What kind of neuroscience do you do?
Decades ago, I fell into a pond full of mud and slime. It so happens that the offending pond is about 150 metres from my Bristol lab and, whenever I see it, I can immediately recall the traumatic scenes of my youth. How does my brain make this happen? How are the different facets of my experience – its location, sensory properties and emotional consequences – integrated into memory? Are the same neurons that were first activated when I hit the murky water still involved in storing and recalling that ...
As an undergraduate, I went up to Cambridge to read Chemistry, bonded more strongly with Pharmacology and was ultimately only sated by Neuroscience. Prompted by an in vivo electrophysiological project during my final year, I then spent the three years of my Ph.D. investigating the neurophysiology and pharmacology of spinal nociceptive processing (with Max Headley).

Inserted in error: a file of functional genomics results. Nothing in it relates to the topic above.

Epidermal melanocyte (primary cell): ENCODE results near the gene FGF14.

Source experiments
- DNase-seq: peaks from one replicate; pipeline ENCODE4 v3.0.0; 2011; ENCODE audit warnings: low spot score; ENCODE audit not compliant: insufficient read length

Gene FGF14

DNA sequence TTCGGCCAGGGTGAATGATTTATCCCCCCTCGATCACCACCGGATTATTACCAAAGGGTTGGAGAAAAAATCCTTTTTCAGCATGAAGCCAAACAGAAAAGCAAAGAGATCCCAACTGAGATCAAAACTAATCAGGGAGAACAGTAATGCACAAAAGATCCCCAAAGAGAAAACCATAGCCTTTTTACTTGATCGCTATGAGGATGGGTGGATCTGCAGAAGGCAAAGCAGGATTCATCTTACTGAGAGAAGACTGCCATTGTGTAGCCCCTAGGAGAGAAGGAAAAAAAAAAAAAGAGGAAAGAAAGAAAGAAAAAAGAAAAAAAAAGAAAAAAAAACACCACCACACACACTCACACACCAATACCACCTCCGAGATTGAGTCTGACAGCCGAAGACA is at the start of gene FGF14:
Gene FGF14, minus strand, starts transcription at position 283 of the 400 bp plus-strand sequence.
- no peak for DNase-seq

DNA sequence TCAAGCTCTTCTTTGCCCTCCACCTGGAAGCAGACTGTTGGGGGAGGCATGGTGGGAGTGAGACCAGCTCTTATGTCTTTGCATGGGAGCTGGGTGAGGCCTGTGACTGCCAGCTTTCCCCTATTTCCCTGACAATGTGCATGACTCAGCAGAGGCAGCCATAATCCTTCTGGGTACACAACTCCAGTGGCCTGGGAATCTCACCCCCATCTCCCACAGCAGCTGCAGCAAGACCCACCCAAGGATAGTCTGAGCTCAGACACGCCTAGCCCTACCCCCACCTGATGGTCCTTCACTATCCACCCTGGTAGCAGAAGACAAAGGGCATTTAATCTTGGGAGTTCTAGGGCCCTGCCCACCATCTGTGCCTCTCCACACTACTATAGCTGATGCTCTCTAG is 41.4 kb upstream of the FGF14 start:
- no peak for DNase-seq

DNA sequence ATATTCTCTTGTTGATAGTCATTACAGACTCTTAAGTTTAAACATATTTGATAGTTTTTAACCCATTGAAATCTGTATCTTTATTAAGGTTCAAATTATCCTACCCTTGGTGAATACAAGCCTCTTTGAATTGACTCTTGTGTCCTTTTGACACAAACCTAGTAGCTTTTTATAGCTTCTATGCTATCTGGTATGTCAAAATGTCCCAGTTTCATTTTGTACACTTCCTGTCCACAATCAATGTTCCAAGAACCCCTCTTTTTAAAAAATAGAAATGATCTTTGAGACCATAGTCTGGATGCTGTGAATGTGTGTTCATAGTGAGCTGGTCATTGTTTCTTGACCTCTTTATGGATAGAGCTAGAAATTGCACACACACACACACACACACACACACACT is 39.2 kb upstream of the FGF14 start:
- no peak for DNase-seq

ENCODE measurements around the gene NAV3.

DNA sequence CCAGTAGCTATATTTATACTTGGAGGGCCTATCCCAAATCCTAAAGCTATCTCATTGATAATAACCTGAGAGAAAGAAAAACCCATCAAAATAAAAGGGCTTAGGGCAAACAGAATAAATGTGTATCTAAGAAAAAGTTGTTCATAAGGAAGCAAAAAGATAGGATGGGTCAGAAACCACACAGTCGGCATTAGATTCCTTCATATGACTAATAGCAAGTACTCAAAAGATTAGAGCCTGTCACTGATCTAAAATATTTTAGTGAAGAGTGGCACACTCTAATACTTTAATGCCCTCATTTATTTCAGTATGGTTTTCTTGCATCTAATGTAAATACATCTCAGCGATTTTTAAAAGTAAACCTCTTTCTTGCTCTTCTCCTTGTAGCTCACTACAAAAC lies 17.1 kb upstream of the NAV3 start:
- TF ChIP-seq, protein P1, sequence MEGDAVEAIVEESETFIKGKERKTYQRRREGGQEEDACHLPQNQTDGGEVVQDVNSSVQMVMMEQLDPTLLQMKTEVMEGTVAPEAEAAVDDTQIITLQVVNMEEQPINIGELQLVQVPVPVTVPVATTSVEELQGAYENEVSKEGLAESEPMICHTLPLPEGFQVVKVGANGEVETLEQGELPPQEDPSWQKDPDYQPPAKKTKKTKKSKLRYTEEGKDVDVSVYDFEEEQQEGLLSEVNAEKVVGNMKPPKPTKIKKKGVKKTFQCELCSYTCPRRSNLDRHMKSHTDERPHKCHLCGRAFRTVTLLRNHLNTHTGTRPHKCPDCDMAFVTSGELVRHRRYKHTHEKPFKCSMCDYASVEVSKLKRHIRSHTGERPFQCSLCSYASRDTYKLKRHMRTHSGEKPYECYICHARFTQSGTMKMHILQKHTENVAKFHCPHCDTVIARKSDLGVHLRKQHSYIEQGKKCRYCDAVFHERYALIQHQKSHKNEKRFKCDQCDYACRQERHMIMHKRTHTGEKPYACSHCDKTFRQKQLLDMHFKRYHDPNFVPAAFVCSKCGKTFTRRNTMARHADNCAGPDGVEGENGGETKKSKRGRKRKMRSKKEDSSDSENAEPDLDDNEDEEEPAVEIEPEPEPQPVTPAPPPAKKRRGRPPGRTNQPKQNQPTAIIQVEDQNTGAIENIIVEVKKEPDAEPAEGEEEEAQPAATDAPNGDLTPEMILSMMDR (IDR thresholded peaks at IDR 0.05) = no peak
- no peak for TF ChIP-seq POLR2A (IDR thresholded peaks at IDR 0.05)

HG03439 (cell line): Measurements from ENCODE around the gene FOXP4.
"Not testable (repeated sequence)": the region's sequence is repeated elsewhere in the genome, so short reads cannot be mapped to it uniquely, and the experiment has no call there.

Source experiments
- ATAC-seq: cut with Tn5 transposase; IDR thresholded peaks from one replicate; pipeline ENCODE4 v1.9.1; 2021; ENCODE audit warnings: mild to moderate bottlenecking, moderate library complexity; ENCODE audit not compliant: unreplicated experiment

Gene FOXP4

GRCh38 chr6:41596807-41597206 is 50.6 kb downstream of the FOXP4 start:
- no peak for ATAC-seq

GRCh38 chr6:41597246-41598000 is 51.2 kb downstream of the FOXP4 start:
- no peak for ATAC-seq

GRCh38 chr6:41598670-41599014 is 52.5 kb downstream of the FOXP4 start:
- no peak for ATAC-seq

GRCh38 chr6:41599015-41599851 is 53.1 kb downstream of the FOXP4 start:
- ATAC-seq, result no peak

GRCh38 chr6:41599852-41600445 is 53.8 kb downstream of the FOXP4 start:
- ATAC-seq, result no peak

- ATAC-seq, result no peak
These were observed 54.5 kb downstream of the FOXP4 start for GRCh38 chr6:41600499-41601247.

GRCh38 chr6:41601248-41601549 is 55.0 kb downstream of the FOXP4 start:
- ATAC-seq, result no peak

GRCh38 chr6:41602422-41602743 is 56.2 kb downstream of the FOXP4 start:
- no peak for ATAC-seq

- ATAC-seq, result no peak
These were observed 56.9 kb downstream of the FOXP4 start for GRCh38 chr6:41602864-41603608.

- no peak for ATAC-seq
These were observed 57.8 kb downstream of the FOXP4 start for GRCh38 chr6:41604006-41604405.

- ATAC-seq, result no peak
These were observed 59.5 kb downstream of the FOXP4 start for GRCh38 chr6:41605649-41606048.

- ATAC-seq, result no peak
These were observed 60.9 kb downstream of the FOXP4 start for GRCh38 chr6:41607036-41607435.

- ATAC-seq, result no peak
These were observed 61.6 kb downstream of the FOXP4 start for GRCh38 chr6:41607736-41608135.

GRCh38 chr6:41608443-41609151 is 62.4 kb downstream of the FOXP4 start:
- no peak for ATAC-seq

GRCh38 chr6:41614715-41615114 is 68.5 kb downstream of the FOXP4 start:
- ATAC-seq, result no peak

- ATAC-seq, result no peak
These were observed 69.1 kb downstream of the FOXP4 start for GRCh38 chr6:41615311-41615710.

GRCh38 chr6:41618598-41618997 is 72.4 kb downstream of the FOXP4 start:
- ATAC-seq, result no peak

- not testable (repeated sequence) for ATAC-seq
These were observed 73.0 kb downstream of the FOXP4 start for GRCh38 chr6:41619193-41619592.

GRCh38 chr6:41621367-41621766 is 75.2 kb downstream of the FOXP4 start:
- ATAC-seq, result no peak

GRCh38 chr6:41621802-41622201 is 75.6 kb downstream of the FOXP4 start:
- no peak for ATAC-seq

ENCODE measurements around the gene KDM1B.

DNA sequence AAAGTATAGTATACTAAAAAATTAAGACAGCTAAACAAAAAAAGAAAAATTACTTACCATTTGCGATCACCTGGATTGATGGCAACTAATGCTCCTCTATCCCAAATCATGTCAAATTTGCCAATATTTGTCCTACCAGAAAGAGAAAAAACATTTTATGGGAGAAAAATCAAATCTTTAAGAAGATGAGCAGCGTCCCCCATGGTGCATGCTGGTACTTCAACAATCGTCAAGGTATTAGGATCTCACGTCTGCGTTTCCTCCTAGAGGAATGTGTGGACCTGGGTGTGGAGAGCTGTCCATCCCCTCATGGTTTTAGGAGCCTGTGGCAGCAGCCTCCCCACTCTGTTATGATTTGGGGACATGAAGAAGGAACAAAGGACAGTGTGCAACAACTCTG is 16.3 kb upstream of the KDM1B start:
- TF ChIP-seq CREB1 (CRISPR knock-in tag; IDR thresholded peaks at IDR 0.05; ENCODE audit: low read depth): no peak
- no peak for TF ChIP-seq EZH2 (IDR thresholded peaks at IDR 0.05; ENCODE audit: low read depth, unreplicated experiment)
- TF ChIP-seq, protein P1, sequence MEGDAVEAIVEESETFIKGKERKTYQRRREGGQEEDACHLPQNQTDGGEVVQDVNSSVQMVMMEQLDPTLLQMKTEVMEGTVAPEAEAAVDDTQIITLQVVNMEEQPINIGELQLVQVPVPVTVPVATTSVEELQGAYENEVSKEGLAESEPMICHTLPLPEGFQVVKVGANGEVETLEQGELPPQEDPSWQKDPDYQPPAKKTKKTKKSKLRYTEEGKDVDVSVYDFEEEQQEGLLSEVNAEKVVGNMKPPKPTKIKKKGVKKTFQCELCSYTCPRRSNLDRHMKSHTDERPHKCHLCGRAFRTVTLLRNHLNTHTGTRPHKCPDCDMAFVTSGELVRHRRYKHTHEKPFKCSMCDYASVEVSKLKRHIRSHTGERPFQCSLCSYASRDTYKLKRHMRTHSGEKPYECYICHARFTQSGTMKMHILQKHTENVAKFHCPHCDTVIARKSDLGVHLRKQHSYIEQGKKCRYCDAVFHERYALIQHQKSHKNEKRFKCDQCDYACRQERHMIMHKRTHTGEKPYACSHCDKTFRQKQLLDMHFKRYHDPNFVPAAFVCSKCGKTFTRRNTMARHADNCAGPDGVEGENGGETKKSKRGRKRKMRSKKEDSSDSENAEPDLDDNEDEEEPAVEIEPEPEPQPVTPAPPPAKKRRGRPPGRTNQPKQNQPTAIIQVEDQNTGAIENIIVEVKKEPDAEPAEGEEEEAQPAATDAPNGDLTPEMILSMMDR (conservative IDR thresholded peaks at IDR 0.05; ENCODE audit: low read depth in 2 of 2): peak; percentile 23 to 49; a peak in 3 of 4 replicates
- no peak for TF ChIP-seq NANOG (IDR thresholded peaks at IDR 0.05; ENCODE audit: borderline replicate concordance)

Altered pain states piqued my interest in plasticity, so I next slithered up the CNS to the hippocampus, spending my first postdoctoral stint with Tim Bliss (co-winner of the 2016 Brain Prize - hooray!) in London, where I used in vivo field potential recordings ...
View complete publications list in the University of Bristol publications system
Edit this profile If you are Dr Matt Jones, you can edit this page. Login required.
All details on one page > for printing etc.